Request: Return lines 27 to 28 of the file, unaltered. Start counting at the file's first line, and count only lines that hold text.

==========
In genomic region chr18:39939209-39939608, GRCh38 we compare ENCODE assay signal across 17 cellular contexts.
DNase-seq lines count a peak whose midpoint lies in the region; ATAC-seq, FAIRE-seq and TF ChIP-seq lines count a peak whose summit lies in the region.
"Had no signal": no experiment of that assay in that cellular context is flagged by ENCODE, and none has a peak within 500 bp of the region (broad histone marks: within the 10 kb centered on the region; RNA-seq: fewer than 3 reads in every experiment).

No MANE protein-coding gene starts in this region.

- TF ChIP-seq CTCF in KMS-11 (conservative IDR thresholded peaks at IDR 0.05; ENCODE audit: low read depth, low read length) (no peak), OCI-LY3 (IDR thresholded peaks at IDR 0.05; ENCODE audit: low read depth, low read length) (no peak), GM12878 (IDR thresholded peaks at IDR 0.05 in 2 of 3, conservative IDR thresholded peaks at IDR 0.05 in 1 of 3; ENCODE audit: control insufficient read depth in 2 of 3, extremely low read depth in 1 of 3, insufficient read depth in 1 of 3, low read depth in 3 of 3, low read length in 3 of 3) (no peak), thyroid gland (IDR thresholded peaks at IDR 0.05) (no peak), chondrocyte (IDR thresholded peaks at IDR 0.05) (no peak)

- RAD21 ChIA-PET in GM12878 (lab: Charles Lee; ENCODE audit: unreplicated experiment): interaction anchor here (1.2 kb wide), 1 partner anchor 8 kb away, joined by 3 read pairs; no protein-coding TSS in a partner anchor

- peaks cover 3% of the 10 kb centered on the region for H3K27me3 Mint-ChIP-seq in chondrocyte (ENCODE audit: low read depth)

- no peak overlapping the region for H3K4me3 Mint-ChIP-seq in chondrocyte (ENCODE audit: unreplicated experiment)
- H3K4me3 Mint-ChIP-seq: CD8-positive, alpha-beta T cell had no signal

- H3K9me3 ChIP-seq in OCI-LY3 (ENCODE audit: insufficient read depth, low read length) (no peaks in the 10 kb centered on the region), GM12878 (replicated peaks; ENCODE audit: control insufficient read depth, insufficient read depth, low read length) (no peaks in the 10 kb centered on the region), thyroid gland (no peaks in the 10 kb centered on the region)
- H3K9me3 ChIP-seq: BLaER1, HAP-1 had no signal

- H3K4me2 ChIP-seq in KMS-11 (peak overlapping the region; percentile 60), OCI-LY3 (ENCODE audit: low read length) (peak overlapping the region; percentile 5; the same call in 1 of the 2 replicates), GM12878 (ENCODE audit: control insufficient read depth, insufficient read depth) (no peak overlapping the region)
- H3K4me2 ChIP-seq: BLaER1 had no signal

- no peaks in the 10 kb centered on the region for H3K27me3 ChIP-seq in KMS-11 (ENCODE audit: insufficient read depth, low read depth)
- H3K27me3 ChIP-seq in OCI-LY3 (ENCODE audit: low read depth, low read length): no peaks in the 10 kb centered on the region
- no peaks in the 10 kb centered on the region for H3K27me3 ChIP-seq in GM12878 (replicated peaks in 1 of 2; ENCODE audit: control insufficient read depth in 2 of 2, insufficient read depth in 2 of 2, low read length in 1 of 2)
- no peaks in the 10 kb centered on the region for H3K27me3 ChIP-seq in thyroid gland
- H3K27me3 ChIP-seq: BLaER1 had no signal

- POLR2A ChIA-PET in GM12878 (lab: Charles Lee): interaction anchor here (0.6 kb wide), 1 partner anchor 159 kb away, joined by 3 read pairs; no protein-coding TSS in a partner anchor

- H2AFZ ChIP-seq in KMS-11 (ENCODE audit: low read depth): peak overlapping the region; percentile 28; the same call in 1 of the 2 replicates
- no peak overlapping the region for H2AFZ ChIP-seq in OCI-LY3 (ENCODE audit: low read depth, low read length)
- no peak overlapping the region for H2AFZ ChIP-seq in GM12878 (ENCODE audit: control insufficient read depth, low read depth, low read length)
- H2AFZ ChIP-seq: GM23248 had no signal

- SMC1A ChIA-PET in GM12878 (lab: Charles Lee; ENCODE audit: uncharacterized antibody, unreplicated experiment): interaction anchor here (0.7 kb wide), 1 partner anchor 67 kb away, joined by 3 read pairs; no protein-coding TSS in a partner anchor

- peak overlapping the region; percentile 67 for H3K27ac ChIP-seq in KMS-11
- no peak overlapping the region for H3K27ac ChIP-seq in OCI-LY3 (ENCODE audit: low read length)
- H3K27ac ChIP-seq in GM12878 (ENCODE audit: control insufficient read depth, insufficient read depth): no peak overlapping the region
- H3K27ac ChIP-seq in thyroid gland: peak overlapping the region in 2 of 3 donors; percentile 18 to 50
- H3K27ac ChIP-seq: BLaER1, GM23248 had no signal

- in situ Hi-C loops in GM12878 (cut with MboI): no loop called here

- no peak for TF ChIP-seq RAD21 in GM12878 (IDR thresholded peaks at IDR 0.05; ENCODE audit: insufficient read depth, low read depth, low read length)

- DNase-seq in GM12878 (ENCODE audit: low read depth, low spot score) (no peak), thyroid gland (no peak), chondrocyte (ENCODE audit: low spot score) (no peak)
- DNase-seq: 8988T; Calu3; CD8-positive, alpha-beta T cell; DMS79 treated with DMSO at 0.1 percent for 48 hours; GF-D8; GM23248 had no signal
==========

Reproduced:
- H3K27ac ChIP-seq in GM12878 (ENCODE audit: control insufficient read depth, insufficient read depth): no peak overlapping the region
- H3K27ac ChIP-seq in thyroid gland: peak overlapping the region in 2 of 3 donors; percentile 18 to 50